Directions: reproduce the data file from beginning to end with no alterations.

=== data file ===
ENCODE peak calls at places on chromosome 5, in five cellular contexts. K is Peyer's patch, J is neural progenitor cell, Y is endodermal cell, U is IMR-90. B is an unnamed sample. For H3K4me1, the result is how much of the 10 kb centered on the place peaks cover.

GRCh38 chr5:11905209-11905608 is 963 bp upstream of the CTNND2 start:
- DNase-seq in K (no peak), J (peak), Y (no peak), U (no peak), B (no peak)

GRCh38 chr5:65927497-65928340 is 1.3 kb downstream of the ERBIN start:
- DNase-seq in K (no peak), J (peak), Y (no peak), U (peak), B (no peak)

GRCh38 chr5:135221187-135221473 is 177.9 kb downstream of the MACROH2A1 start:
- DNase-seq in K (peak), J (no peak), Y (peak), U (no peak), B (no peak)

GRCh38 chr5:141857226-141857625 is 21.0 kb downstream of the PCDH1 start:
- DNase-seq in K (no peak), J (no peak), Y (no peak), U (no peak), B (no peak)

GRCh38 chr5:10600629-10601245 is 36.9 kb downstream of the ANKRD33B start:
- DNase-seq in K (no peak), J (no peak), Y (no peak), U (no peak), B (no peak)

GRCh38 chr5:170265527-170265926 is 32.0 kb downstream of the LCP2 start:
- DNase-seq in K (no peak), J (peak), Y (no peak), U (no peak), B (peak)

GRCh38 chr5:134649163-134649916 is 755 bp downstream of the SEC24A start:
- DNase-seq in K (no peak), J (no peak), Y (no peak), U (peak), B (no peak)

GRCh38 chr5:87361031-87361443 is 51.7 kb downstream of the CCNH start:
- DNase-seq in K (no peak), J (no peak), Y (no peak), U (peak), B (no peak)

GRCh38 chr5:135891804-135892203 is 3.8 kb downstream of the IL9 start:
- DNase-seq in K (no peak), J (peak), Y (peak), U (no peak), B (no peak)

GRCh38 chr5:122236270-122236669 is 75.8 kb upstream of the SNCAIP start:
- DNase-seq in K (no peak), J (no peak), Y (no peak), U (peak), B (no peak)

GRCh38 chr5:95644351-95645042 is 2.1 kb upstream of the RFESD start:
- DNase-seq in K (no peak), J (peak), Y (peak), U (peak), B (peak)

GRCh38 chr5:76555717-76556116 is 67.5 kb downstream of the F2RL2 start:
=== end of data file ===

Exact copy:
ENCODE peak calls at places on chromosome 5, in five cellular contexts. K is Peyer's patch, J is neural progenitor cell, Y is endodermal cell, U is IMR-90. B is an unnamed sample. For H3K4me1, the result is how much of the 10 kb centered on the place peaks cover.

GRCh38 chr5:11905209-11905608 is 963 bp upstream of the CTNND2 start:
- DNase-seq in K (no peak), J (peak), Y (no peak), U (no peak), B (no peak)

GRCh38 chr5:65927497-65928340 is 1.3 kb downstream of the ERBIN start:
- DNase-seq in K (no peak), J (peak), Y (no peak), U (peak), B (no peak)

GRCh38 chr5:135221187-135221473 is 177.9 kb downstream of the MACROH2A1 start:
- DNase-seq in K (peak), J (no peak), Y (peak), U (no peak), B (no peak)

GRCh38 chr5:141857226-141857625 is 21.0 kb downstream of the PCDH1 start:
- DNase-seq in K (no peak), J (no peak), Y (no peak), U (no peak), B (no peak)

GRCh38 chr5:10600629-10601245 is 36.9 kb downstream of the ANKRD33B start:
- DNase-seq in K (no peak), J (no peak), Y (no peak), U (no peak), B (no peak)

GRCh38 chr5:170265527-170265926 is 32.0 kb downstream of the LCP2 start:
- DNase-seq in K (no peak), J (peak), Y (no peak), U (no peak), B (peak)

GRCh38 chr5:134649163-134649916 is 755 bp downstream of the SEC24A start:
- DNase-seq in K (no peak), J (no peak), Y (no peak), U (peak), B (no peak)

GRCh38 chr5:87361031-87361443 is 51.7 kb downstream of the CCNH start:
- DNase-seq in K (no peak), J (no peak), Y (no peak), U (peak), B (no peak)

GRCh38 chr5:135891804-135892203 is 3.8 kb downstream of the IL9 start:
- DNase-seq in K (no peak), J (peak), Y (peak), U (no peak), B (no peak)

GRCh38 chr5:122236270-122236669 is 75.8 kb upstream of the SNCAIP start:
- DNase-seq in K (no peak), J (no peak), Y (no peak), U (peak), B (no peak)

GRCh38 chr5:95644351-95645042 is 2.1 kb upstream of the RFESD start:
- DNase-seq in K (no peak), J (peak), Y (peak), U (peak), B (peak)

GRCh38 chr5:76555717-76556116 is 67.5 kb downstream of the F2RL2 start: